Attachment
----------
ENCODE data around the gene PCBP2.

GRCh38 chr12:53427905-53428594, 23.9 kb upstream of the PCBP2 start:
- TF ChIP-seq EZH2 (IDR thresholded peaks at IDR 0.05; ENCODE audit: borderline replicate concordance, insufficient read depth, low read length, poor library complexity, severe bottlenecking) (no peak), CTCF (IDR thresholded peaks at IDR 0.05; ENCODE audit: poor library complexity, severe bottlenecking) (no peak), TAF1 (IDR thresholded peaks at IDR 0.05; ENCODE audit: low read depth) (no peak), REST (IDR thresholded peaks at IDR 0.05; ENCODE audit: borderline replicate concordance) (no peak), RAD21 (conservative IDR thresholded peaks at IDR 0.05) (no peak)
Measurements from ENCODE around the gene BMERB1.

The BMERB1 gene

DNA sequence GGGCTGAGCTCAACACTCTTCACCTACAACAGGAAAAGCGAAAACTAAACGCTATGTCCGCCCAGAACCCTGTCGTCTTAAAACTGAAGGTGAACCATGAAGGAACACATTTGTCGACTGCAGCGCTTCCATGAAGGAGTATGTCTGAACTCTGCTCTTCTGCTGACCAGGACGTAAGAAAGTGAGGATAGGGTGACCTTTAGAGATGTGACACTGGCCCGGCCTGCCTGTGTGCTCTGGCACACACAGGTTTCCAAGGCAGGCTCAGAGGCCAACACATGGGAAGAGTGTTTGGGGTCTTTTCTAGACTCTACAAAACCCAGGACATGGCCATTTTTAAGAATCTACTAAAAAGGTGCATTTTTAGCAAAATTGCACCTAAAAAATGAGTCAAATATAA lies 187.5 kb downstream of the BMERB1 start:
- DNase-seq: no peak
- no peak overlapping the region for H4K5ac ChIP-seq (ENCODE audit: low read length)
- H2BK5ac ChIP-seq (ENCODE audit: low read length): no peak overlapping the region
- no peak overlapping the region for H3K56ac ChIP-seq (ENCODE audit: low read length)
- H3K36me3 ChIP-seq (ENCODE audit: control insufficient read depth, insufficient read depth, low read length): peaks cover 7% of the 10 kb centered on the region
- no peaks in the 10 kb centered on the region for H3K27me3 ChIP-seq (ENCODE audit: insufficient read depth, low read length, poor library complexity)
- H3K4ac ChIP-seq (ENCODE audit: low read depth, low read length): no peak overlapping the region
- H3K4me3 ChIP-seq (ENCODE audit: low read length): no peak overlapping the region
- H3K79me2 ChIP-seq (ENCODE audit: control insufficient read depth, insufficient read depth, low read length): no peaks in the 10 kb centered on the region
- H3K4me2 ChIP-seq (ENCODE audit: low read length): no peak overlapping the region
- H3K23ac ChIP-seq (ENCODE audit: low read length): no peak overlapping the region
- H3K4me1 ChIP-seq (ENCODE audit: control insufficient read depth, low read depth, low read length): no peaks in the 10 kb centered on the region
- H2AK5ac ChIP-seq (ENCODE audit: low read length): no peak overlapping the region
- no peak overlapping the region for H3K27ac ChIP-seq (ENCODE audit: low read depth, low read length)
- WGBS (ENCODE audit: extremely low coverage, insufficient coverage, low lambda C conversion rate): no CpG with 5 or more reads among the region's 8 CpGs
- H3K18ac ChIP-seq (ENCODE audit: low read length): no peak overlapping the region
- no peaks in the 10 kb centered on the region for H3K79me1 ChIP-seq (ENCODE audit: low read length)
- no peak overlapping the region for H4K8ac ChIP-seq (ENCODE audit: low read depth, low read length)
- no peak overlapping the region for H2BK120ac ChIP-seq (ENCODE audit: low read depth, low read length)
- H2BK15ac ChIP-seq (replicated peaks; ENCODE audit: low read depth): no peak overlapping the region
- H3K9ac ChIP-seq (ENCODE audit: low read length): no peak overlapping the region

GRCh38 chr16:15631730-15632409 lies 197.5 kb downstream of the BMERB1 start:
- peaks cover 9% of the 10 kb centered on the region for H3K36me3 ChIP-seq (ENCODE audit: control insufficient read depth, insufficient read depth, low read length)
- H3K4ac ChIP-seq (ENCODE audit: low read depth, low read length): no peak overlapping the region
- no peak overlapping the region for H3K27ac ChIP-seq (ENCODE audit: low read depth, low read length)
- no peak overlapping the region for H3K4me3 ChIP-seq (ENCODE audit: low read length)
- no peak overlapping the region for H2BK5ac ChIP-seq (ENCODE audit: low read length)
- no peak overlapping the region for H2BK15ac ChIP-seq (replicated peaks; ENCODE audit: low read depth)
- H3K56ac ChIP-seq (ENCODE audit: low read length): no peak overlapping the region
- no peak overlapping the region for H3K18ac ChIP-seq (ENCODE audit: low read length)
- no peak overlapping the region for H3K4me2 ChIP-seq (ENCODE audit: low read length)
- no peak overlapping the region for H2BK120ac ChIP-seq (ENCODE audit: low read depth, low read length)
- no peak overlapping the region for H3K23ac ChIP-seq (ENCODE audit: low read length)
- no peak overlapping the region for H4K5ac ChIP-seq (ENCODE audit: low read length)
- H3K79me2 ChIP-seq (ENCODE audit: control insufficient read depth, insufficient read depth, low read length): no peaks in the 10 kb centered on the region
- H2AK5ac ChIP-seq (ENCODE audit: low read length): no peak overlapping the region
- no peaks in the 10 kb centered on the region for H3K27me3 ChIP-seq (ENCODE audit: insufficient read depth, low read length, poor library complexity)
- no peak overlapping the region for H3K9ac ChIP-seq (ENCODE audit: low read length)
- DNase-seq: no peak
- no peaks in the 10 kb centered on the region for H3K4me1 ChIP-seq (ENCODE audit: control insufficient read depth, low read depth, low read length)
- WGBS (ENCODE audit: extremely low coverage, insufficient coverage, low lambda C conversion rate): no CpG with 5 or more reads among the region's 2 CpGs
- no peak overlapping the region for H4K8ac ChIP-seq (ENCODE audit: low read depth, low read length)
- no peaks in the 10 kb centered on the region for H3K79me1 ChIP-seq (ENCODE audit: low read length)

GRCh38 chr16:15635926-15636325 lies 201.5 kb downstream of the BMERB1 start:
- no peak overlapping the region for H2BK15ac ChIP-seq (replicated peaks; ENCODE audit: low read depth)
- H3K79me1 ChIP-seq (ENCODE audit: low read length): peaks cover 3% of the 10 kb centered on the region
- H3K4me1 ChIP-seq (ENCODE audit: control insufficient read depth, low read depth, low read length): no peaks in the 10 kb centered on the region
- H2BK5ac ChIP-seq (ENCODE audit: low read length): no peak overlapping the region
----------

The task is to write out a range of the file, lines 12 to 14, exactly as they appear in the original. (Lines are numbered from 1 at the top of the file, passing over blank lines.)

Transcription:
- no peaks in the 10 kb centered on the region for H3K27me3 ChIP-seq (ENCODE audit: insufficient read depth, low read length, poor library complexity)
- H3K4ac ChIP-seq (ENCODE audit: low read depth, low read length): no peak overlapping the region
- H3K4me3 ChIP-seq (ENCODE audit: low read length): no peak overlapping the region